--[snip]-- ./files/23: gzip compressed data, deflated, last modified: Sat Mar 3 14:09:06 2001, os: Unix ./files/2038: empty ./files/2039: ELF 32-bit LSB executable, Intel 80386, version 1, dynamically linked (uses shared libs), not stripped ./files/2040: ASCII text ./files/2041: Bourne shell script text executable ./files/2042: ELF 32-bit LSB executable, Intel 80386, version 1, dynamically linked (uses shared libs), stripped ./files/2043: Bourne-Again shell script text executable ./files/2044: ASCII English text ./files/2045: Bourne shell script text executable ./files/2046: ASCII English text ./files/2047: perl script text executable ./files/2048: ASCII English text ./files/2049: data ./files/2050: ASCII text, with very long lines ./files/2051: data ./files/2052: ASCII text ./files/2053: ELF 32-bit LSB executable, Intel 80386, version 1, dynamically linked (uses shared libs), not stripped ./files/2054: ELF 32-bit LSB executable, Intel 80386, version 1, dynamically linked (uses shared libs), stripped ./files/2058: ELF 32-bit LSB executable, Intel 80386, version 1, dynamically linked (uses shared libs), stripped ./files/2059: ASCII text ./files/2060: ASCII text ./files/2061: ELF 32-bit LSB executable, Intel 80386, version 1, dynamically linked (uses shared libs), not stripped ./files/8097: empty ./files/8100: ASCII English text ./files/12107: empty ./files/16110: ASCII text ./files/20883: empty ./files/22103: empty ./files/22104: empty ./files/22105: empty ./files/22106: empty ./files/22107: empty ./files/22108: empty ./files/28172: empty ./files/30188: ELF 32-bit LSB executable, Intel 80386, version 1, dynamically linked (uses shared libs), stripped ./files/30191: ELF 32-bit LSB executable, Intel 80386, version 1, dynamically linked (uses shared libs), stripped ./files/48284: ELF 32-bit LSB executable, Intel 80386, version 1, dynamically linked (uses shared libs), stripped ./files/56231: ASCII text, with no line terminators --[snip]--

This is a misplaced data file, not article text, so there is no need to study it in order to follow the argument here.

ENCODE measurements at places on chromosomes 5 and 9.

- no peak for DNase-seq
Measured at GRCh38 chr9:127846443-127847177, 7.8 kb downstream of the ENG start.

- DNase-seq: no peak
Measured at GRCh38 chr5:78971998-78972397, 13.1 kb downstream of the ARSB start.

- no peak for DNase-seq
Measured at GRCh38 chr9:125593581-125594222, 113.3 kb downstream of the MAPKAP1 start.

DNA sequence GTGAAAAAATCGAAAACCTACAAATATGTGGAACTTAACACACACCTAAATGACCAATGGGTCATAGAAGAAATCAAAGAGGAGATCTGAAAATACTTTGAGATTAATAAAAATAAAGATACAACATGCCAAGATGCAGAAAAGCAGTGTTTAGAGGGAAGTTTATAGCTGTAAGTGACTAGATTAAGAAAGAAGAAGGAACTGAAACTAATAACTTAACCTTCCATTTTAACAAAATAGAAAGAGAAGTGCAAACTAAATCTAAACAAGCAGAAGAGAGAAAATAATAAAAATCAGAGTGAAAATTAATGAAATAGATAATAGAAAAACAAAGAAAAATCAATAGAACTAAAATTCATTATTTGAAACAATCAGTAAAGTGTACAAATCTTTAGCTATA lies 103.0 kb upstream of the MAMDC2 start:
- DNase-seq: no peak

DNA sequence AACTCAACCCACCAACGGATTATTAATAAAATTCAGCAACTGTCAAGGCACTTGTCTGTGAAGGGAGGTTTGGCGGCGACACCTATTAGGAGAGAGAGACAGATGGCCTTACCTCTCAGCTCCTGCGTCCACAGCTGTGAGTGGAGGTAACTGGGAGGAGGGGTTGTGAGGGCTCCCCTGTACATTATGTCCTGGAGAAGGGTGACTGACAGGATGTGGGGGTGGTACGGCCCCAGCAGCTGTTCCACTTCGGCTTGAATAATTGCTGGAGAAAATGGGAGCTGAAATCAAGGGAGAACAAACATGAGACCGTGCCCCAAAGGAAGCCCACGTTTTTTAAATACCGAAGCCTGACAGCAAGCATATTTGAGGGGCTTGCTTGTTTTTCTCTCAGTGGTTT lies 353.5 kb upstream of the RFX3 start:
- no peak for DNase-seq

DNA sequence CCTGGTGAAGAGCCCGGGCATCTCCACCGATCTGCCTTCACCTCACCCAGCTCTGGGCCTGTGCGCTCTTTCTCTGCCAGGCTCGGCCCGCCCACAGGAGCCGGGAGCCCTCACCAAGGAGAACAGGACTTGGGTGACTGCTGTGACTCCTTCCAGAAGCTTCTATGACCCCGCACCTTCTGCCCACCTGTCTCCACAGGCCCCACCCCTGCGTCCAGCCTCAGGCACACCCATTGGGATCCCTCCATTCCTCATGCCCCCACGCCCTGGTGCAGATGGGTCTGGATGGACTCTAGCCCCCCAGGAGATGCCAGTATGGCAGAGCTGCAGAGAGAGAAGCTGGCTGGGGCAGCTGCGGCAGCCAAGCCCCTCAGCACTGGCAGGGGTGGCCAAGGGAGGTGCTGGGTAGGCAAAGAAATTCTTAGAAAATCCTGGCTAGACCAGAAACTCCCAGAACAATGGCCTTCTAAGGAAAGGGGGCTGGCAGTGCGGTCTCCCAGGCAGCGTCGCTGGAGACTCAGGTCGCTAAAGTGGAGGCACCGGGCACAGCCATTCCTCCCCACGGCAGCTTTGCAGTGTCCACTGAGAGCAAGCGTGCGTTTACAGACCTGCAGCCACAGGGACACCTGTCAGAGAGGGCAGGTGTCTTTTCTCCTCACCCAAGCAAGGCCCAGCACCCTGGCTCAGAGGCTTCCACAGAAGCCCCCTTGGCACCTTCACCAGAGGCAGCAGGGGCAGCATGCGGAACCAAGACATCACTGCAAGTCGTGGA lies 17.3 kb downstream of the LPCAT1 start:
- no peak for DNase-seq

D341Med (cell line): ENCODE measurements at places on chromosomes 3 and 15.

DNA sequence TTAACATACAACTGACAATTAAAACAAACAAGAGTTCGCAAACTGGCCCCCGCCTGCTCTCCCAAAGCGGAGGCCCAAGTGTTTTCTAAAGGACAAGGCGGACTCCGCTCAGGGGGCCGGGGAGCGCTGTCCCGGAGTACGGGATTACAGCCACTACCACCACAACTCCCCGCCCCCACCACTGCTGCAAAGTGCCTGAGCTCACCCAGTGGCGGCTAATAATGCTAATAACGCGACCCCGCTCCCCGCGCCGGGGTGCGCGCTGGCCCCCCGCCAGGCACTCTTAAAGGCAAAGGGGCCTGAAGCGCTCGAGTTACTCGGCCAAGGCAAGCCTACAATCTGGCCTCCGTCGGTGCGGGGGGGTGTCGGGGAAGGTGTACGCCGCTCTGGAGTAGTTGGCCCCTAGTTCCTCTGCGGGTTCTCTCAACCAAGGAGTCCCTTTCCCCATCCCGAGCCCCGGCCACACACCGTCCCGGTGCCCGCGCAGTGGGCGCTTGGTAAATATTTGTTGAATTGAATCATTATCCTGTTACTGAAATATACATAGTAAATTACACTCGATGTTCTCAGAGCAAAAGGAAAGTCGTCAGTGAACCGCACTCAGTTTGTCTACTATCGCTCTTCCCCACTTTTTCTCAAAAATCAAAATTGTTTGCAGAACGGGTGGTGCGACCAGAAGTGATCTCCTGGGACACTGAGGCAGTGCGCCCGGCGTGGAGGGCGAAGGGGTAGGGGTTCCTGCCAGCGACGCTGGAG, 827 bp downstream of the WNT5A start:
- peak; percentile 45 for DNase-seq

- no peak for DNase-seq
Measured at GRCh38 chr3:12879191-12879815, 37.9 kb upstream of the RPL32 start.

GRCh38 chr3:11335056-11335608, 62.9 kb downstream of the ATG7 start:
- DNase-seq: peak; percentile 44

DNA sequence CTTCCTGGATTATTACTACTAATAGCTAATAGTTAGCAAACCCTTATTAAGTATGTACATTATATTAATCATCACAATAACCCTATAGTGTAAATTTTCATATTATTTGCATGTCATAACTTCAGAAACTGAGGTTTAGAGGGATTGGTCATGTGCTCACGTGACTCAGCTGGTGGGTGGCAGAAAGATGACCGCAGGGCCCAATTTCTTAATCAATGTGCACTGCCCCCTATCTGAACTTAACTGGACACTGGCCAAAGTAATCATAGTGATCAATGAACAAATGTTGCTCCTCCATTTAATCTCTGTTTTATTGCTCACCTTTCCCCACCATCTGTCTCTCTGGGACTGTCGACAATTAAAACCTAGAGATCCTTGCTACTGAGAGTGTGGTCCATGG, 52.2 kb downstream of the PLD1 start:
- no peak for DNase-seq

The first file looks most interesting since it is an archive and probably contains other files. Lets get a list of the contents:
# tar tvf 23